It’s been almost a year since I switched from iTunes to Yahoo Music. Time for an update. I’d say I’m 80% happy with my switch. I have little to no desire to switch back, primarily because Yahoo offers unlimited access to over a million songs, so you can search for any song and play it without having to fork over $0.99 each time. As a result, we end up discovering and re-discovering lots of music all the time, with my kids, with friends that are over to our house, it’s really a lot of fun. For example, I recently bought an MP3 player for my son (an iRiver Clix, cool device) and we filled it up with hours of music (Green Day, Queen, Kinks, Beatles, …) using our basic $5 a month subscription. I also really like the playlist sharing feature and the built-in LaunchCast radio service, both of which I use all the time.
"This homepage dropped the concept of website directory completely. I guess the transformation is complete. Yahoo! is now more about showing people in and around yahoo! network and not about showing people what’s most useful on the web. Yahoo! is the new AOL of the web…"
Important news from the Yahoo Developer Network (which I used to work on when I was at Yahoo) about a new rev of the Shopping API, and more crucially news of upcoming Photos, Calendar and MyWeb APIs. Why is this important? Because it’s the first batch of Yahoo APIs that open up personal user data. Third party developers will be able to use an authentication API to build apps based on huge data sets like the photo albums and calendars of millions of Yahoo users!
I wasn’t going to write about this until my last day at Yahoo, but then Om Malik (the best informed man in Silicon Valley?) found out about 10 seconds after I started telling people at Yahoo, so here it goes:
After a great time at Yahoo working on projects like the new Yahoo Mail (FKA Oddpost), the new Yahoo Widgets (FKA Konfabulator) and setting up the Yahoo Developer Network, I’ve decided to move on and try out not one, but two new jobs! My main new job will be as CEO of a very exciting startup called Automattic. Formed last Fall by Matt Mullenweg and three of the other developers – Andy, Donncha and Ryan – behind the popular WordPress open source blogging software, Automattic is poised to become a leading provider of blogging services. Ever since meeting Matt over a year ago and becoming a WordPress user, I’ve been more and more drawn in by the product and its incredible community, and I couldn’t be more excited about joining them. In addition, I will also become a venture partner in a VC fund. It’s a brand new fund called True Ventures (Om kindly gave us a heads up so we could throw up a quick page) headed by Jon Callaghan, John Burke, and Phil Black (a friend of mine, neighbor, investor in my last company Oddpost). True Ventures will be focused on early stage technology investments – my favorite – and I’m looking forward to the opportunity to learn more about the VC world.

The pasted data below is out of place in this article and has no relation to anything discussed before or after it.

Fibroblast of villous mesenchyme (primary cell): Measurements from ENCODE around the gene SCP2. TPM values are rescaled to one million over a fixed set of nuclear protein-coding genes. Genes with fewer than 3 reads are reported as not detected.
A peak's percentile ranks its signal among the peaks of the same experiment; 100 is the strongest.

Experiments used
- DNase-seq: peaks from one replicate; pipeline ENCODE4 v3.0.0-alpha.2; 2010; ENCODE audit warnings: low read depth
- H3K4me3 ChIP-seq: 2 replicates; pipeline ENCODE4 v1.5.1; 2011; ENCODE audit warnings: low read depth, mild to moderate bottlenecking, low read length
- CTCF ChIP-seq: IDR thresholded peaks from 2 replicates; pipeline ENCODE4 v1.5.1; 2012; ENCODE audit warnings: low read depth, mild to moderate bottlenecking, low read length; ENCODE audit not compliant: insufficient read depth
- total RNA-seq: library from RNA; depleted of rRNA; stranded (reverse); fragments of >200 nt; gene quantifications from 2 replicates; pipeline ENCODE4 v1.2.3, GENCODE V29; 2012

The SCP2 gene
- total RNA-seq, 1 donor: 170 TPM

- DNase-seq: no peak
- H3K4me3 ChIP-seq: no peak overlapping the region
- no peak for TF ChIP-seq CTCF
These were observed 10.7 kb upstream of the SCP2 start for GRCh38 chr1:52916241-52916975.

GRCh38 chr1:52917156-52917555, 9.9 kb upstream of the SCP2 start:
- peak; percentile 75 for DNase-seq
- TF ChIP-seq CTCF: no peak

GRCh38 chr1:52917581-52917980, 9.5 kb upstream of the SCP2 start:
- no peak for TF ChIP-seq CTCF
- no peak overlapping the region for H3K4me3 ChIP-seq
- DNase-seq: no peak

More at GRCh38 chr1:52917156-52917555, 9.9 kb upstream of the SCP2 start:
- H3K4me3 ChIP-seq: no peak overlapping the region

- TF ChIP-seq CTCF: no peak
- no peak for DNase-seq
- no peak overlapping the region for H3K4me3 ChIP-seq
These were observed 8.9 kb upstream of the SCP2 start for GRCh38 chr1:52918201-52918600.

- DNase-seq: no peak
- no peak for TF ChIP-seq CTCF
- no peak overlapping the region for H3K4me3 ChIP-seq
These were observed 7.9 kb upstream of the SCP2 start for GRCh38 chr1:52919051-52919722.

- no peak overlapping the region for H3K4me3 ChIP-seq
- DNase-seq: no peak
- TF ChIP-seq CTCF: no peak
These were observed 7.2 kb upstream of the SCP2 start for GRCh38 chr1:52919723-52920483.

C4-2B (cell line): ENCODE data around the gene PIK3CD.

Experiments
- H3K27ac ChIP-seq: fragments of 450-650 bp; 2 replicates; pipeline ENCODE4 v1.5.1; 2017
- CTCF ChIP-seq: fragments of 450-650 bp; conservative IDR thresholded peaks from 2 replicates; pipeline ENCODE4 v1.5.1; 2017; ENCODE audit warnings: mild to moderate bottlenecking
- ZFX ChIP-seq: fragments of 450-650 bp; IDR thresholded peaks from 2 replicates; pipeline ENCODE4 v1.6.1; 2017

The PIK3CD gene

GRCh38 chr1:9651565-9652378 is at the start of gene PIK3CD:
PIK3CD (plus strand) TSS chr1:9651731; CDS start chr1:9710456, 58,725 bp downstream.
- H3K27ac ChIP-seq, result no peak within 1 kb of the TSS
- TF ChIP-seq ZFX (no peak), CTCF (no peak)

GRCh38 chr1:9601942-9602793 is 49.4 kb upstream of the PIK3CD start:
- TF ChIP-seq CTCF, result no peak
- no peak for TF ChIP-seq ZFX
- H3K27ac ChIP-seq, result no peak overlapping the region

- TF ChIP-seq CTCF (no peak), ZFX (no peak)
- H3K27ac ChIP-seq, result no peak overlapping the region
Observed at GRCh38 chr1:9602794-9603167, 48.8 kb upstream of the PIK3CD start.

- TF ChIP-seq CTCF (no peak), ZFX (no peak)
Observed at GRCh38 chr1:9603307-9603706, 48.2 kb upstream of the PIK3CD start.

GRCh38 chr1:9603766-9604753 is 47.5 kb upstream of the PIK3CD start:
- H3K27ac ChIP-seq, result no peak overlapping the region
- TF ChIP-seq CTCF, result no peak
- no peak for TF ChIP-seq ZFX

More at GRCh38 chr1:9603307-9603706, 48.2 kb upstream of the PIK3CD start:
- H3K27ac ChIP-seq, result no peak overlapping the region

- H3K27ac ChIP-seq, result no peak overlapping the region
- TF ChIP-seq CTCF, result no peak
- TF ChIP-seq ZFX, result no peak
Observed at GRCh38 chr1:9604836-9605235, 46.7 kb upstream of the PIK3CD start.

My time at Yahoo was truly fun and enlightening. I might write more about what it’s like to be inside Yahoo when I’ve had some distance from it, but I did have a great time, learned a lot of new things and will miss a lot of the really smart, nice and dedicated people I got to know and work with at Yahoo.
Happy 2006 🙂
PS: in the interest of “eating our own dog food” I’ve started a new wordpress.com blog at toni.wordpress.com. Not sure yet what I’ll use it for.
Official reviews are coming in.
“The new interface is stunning in its simplicity and ease of use”
“The new Yahoo Mail is far superior to Gmail”
The former Oddpost team and many people on the Yahoo Mail team have been working overtime to launch the new Yahoo Mail to public beta users this week. It’s very exciting to see such a high quality product launch to one of the biggest audiences on the web. You can sign up to try it here (not sure how long it will take to get an invite). In the meantime, there are lots of good reviews popping up. One of my favorites so far is by Paul Kedrosky (who seems quite unimpeachable when it comes to product opinions – make sure you click through, he’s got one of the best review opening lines I’ve seen in a while).
The fruits of Yahoo’s acquisition of Oddpost are starting to emerge into public view. Yesterday, we offered a few people a sneak peak of a new version of Yahoo Mail that’s based on Oddpost’s technology. There’s some discussion on it on the web. I particularly like Ross’s commentary.
Comparisons between the new Yahoo Mail and Gmail will be inevitable. However, I think it’s important to point out that the two products are aimed at somewhat different audiences. Yahoo Mail serves well over 100 million mainstream internet users. Gmail is aimed at early adopters (and as far as I know has a couple million users).
I’m a little biased, but I think this new version of Yahoo Mail will have a significant impact on people’s use of web mail. It will accelerate the move away from desktop mail by making web mail so fast and convenient that most users will never look back.